- Some modest advertising in Library Journal. With something around 16,000 libraries (including branches) in the US, this is a market no author should ignore
When the Great Day Comes
Besides announcing on social media, I strongly recommend having a book launch party, the bigger the better: try for at least several dozen people. Invite family, friends, and co-workers, and have the party within a week or so of your book’s publication. Writing a book is a major achievement! Provide food and drink, plan a reading, and be sure to have plenty of print copies of your books on hand for selling and signing. Ordinary readers may or may not recommend a book; but get people enthused and they’ll evangelize, blog, tweet, buy gift copies, and generally want you to win.
Other things to do now include selectively giving away coupons (this is not the same as lowering your book’s price), holding another signed book giveaway on Goodreads, and leveraging any attention your book gets to open doors to more guest blog posts and free promotion. Get friends to ask for the book at their library—librarians will often buy to request. Visit your local indie bookstores; although they’ll probably insist on consignment, many will try to help local authors, especially if they like the book.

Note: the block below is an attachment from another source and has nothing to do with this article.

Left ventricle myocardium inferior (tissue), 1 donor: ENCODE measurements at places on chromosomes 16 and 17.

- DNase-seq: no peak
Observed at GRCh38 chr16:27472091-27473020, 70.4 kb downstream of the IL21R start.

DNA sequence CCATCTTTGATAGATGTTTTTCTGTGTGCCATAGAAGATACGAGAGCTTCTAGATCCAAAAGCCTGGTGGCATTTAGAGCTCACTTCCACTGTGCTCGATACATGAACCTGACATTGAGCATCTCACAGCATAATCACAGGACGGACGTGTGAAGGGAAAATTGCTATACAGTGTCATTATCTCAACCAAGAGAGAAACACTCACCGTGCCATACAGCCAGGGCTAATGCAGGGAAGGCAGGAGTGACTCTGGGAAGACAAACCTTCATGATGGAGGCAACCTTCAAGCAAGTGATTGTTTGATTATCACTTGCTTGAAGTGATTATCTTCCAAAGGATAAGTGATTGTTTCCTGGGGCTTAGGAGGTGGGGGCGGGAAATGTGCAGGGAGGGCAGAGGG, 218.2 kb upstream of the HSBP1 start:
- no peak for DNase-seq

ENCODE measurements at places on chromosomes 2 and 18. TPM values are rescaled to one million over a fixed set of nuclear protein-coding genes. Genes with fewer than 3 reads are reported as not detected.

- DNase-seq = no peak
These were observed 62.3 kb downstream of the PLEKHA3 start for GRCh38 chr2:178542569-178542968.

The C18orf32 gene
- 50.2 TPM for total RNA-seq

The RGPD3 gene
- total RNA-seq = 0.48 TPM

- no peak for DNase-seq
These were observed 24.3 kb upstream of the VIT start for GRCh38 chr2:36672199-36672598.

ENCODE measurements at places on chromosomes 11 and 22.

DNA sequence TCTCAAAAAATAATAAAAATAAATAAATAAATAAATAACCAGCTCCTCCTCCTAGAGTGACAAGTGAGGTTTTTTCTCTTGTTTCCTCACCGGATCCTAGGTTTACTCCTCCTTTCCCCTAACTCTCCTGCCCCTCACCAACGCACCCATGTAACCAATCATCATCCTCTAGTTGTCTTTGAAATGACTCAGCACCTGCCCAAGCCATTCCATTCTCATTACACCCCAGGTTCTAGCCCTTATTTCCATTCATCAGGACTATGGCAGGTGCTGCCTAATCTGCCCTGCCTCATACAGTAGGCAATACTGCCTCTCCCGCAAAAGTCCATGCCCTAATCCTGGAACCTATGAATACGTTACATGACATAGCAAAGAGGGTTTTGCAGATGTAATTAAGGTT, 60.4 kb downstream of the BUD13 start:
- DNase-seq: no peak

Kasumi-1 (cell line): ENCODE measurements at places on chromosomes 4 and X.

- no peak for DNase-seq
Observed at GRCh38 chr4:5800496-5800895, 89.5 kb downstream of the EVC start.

But the very best thing you can do now that your book is published is to work on your next book. Almost without exception, the self-published authors who succeed are those that build a following over time by publishing frequently, and preferably in the same genre.
Two Minor Cautions
With regard to social media, don’t overdo it. Too much self-hyping alienates people, and time spent on social media is time not writing. Limit self-promotion to at most 10% of your tweets and FB posts. Concentrate on being interesting and social on social media, not on trying to pimp your book.
I’d also recommend not getting too carried away with blogging. Unless you’re already a celebrity, most people following your blog will be other writers, especially if you blog solely about writing. Although it’s good to have your blogging platform in place, it’s also another time sink that takes away from your writing.
Don’t Discount Luck
The last—and by no means least—ingredient for discoverability is luck. And luck is typically dumb and unpredictable.
When I published my first book, Aegean Dream, a bittersweet memoir of the year my wife and I spent on the tiny Greek island of Skópelos, I did everything wrong, following just about none of the advice above. For seven months I remained firmly trapped in the Two Hundred Pocket. And then, in March 2012, UK sales began to creep up.